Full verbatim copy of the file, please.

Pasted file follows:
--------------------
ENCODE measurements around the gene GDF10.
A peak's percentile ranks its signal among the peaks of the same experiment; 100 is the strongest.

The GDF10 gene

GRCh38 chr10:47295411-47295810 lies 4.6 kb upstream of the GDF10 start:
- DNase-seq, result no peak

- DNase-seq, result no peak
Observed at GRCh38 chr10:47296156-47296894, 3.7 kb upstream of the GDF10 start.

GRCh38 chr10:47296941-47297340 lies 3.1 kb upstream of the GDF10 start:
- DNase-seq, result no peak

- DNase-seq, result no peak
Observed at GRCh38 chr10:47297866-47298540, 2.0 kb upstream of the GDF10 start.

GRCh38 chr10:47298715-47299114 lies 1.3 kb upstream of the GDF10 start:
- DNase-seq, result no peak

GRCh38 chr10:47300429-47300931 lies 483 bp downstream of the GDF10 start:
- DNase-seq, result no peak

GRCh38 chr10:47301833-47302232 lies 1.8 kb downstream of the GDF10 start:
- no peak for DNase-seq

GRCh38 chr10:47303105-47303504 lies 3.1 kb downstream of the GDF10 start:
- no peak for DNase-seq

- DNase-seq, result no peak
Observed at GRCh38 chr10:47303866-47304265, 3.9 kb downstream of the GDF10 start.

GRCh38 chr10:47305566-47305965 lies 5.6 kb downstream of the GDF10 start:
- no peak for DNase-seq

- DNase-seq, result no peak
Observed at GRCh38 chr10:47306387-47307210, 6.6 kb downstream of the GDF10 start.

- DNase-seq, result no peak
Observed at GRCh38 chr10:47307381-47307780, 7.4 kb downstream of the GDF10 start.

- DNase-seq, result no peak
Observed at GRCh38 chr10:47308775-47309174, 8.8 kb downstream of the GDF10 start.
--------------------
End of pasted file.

ENCODE measurements around the gene GDF10.
A peak's percentile ranks its signal among the peaks of the same experiment; 100 is the strongest.

The GDF10 gene

GRCh38 chr10:47295411-47295810 lies 4.6 kb upstream of the GDF10 start:
- DNase-seq, result no peak

- DNase-seq, result no peak
Observed at GRCh38 chr10:47296156-47296894, 3.7 kb upstream of the GDF10 start.

GRCh38 chr10:47296941-47297340 lies 3.1 kb upstream of the GDF10 start:
- DNase-seq, result no peak

- DNase-seq, result no peak
Observed at GRCh38 chr10:47297866-47298540, 2.0 kb upstream of the GDF10 start.

GRCh38 chr10:47298715-47299114 lies 1.3 kb upstream of the GDF10 start:
- DNase-seq, result no peak

GRCh38 chr10:47300429-47300931 lies 483 bp downstream of the GDF10 start:
- DNase-seq, result no peak

GRCh38 chr10:47301833-47302232 lies 1.8 kb downstream of the GDF10 start:
- no peak for DNase-seq

GRCh38 chr10:47303105-47303504 lies 3.1 kb downstream of the GDF10 start:
- no peak for DNase-seq

- DNase-seq, result no peak
Observed at GRCh38 chr10:47303866-47304265, 3.9 kb downstream of the GDF10 start.

GRCh38 chr10:47305566-47305965 lies 5.6 kb downstream of the GDF10 start:
- no peak for DNase-seq

- DNase-seq, result no peak
Observed at GRCh38 chr10:47306387-47307210, 6.6 kb downstream of the GDF10 start.

- DNase-seq, result no peak
Observed at GRCh38 chr10:47307381-47307780, 7.4 kb downstream of the GDF10 start.

- DNase-seq, result no peak
Observed at GRCh38 chr10:47308775-47309174, 8.8 kb downstream of the GDF10 start.